Passing the U.S. citizenship test is a vital step toward becoming an American citizen. To pass the civics portion of the test, an applicant must correctly answer six of up to 10 oral U.S. history and government-related questions administered by a U.S. citizen immigration services officer. The questions come from a pool of 100 possible questions.
The questions tell the story of how the 13 colonies fought against Great Britain in the American Revolutionary War; how the U.S. Constitution came to be; and how the federal government was formed by the founding fathers including Benjamin Franklin, George Washington, John Adams, and James Madison.
They also cover U.S. history through World Wars I and II, the Great Depression, the Vietnam War, the Cold War, and 9/11. Some questions require knowledge of the Democratic and Republican parties and the workings of the U.S. Congress.
After passing the test, paying a fee, and completing all other necessary steps and paperwork, applicants who were once considered foreigners become full-fledged American citizens under the U.S. Constitution. Once naturalized, new citizens are entitled to the full rights of a person born in the United States.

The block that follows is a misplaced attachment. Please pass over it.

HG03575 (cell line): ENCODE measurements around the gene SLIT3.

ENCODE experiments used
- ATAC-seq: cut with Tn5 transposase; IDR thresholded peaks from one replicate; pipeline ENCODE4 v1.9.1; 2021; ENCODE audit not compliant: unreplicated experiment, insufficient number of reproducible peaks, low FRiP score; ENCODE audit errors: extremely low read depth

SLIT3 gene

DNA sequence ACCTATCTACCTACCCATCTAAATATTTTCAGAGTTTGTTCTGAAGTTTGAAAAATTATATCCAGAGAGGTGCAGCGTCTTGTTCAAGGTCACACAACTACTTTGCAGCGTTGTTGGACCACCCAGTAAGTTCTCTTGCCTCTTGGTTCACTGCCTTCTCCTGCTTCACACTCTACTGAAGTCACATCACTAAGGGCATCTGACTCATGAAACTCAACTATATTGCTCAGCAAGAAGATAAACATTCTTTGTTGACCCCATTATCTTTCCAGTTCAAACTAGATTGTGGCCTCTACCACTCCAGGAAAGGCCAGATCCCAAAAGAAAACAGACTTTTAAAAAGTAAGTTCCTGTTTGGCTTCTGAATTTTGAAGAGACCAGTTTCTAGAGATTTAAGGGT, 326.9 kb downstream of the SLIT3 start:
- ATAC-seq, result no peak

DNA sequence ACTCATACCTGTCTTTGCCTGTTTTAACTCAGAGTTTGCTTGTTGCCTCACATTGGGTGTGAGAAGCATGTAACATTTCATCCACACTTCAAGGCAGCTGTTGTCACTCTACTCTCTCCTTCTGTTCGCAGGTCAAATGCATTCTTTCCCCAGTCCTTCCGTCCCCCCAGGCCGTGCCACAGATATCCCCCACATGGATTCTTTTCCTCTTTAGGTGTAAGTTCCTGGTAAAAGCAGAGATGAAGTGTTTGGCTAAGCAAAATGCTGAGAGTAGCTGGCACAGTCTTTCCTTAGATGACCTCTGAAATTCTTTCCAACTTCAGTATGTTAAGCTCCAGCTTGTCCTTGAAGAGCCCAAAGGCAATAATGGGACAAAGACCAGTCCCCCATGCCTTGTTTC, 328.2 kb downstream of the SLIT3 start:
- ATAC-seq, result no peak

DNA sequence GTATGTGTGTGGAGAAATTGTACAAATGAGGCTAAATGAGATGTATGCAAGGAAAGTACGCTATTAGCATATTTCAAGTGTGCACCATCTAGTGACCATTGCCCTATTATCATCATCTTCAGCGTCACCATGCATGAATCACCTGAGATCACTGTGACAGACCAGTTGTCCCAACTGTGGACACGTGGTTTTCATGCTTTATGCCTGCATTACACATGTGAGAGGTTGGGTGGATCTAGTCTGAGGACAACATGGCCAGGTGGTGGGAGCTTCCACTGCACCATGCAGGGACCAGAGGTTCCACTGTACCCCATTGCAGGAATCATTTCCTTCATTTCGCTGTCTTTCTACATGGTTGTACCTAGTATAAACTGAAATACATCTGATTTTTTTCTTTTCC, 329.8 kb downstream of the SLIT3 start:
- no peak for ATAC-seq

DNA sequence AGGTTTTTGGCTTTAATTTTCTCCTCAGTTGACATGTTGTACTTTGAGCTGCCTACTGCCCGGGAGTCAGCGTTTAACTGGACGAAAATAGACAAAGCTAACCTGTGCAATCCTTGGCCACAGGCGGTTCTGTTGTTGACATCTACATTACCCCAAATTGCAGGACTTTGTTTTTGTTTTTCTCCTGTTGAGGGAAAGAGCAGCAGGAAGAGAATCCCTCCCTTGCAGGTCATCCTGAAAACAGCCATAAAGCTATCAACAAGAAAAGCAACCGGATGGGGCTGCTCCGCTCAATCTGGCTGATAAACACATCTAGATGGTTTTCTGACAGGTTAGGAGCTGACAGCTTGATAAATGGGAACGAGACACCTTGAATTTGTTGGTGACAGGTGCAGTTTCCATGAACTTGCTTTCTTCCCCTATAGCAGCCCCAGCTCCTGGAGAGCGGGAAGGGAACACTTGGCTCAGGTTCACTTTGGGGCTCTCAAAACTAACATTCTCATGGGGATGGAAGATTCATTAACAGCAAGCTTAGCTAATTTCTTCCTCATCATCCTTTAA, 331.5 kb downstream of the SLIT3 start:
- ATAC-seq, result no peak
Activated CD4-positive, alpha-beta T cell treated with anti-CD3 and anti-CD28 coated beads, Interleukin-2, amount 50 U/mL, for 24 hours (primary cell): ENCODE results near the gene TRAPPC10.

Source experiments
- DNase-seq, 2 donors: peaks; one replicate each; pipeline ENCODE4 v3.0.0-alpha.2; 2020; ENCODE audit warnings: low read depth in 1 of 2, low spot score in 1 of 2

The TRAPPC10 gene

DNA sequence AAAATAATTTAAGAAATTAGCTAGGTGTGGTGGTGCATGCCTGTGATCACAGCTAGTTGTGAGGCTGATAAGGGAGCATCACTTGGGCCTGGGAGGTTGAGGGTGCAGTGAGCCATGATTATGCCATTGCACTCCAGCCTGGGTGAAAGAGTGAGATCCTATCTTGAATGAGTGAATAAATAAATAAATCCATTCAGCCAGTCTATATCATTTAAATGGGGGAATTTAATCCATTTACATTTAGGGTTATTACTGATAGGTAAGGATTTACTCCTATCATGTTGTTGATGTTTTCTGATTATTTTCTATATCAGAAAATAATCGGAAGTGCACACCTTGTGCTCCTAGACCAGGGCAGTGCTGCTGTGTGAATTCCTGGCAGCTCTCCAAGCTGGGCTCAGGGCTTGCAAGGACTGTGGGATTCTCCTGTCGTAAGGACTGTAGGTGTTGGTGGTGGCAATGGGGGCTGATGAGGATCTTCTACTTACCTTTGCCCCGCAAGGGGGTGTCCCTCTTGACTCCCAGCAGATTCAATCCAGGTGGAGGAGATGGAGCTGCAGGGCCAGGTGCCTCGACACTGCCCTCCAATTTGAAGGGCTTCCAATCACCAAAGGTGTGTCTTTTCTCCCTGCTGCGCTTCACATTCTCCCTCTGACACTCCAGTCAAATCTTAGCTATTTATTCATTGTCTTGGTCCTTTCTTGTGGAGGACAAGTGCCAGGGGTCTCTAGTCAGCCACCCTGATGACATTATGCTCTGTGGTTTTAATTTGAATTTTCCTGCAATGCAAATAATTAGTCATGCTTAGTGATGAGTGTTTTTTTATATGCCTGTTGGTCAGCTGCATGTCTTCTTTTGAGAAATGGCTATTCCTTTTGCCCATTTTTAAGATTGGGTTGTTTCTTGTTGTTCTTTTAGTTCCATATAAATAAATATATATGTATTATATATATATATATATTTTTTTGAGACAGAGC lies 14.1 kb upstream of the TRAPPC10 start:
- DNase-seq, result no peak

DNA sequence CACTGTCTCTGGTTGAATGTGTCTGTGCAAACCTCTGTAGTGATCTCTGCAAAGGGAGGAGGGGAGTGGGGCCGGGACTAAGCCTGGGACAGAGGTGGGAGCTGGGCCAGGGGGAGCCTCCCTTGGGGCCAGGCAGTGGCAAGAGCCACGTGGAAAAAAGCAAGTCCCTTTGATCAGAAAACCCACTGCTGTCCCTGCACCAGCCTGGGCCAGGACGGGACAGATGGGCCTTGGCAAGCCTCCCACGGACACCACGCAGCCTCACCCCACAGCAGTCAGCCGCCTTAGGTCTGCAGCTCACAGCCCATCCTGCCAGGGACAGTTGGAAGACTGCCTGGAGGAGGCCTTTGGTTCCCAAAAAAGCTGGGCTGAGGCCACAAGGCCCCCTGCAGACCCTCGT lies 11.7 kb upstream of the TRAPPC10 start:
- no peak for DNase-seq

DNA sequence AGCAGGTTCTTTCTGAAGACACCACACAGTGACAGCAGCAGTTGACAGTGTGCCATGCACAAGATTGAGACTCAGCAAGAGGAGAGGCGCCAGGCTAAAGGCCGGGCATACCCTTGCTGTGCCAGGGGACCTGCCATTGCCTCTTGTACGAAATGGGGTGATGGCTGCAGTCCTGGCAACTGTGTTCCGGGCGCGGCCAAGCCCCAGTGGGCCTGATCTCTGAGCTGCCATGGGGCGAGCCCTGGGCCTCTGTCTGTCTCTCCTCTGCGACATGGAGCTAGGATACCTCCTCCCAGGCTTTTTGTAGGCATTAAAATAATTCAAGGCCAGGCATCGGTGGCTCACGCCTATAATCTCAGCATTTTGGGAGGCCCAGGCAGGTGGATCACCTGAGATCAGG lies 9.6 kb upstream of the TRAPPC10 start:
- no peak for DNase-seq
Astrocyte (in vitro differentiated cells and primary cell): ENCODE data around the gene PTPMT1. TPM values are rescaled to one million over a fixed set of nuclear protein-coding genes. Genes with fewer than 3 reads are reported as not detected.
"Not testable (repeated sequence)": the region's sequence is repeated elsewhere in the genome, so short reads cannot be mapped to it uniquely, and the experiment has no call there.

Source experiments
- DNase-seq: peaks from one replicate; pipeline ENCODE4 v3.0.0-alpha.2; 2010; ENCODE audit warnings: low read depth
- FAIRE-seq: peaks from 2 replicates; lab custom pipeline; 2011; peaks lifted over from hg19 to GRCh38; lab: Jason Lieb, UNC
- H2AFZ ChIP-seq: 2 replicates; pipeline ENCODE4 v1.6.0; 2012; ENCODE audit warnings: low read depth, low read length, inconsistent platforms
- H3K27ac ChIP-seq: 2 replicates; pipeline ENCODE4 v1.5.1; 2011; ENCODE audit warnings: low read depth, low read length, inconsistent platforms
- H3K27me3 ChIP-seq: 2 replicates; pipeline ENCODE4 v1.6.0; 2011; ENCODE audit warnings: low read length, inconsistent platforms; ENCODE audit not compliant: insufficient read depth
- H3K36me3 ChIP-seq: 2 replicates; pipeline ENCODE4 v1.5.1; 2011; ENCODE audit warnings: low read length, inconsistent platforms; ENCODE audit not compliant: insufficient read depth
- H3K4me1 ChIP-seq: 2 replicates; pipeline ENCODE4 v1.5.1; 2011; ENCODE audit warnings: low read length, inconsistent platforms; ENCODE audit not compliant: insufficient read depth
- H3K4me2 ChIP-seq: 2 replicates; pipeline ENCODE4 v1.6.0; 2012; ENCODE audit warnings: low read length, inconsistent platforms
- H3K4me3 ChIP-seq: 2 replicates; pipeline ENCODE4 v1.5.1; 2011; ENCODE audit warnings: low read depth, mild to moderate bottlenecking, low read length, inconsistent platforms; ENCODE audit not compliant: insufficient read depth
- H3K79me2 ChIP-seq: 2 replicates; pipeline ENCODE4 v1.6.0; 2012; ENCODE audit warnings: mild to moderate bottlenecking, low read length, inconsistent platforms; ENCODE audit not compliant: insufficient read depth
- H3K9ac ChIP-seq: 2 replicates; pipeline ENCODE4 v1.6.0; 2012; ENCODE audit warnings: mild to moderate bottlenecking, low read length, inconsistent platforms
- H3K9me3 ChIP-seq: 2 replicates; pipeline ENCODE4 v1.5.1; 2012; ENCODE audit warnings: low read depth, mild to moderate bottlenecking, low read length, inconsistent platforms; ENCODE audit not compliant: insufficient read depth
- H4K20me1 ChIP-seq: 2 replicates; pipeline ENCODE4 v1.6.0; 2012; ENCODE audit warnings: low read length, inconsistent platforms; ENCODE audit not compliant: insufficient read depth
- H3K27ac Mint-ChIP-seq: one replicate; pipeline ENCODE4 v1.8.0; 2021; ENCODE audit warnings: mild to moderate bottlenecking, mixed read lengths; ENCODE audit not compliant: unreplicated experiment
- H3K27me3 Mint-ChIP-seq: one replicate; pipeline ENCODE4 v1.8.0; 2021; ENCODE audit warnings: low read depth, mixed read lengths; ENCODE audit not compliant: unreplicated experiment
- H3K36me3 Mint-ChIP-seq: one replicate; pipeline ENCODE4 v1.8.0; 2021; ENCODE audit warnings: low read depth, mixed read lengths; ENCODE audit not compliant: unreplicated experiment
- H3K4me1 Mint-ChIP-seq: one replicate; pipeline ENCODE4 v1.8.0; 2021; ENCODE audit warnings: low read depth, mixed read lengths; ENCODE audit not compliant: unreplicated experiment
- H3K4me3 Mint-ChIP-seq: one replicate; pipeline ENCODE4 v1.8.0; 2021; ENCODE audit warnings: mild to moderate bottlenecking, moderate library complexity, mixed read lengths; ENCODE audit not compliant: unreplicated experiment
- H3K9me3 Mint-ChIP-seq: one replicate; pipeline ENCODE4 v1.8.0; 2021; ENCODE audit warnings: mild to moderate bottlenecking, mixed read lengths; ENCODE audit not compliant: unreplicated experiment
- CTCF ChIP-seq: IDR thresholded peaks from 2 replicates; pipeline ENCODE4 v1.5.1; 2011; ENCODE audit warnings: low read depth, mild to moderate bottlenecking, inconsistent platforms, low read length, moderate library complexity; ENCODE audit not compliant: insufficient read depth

Stacker has compiled a list of the 100 questions and answers on the civics test and formatted them like a quiz in the following gallery. Think you can pass the test with flying colors? Read on to see just how tough the questions are—and how solid your high school history class recall is. Kicking things off, here's the first question:
#1: What is the supreme law of the land?
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Answer #1: The Constitution.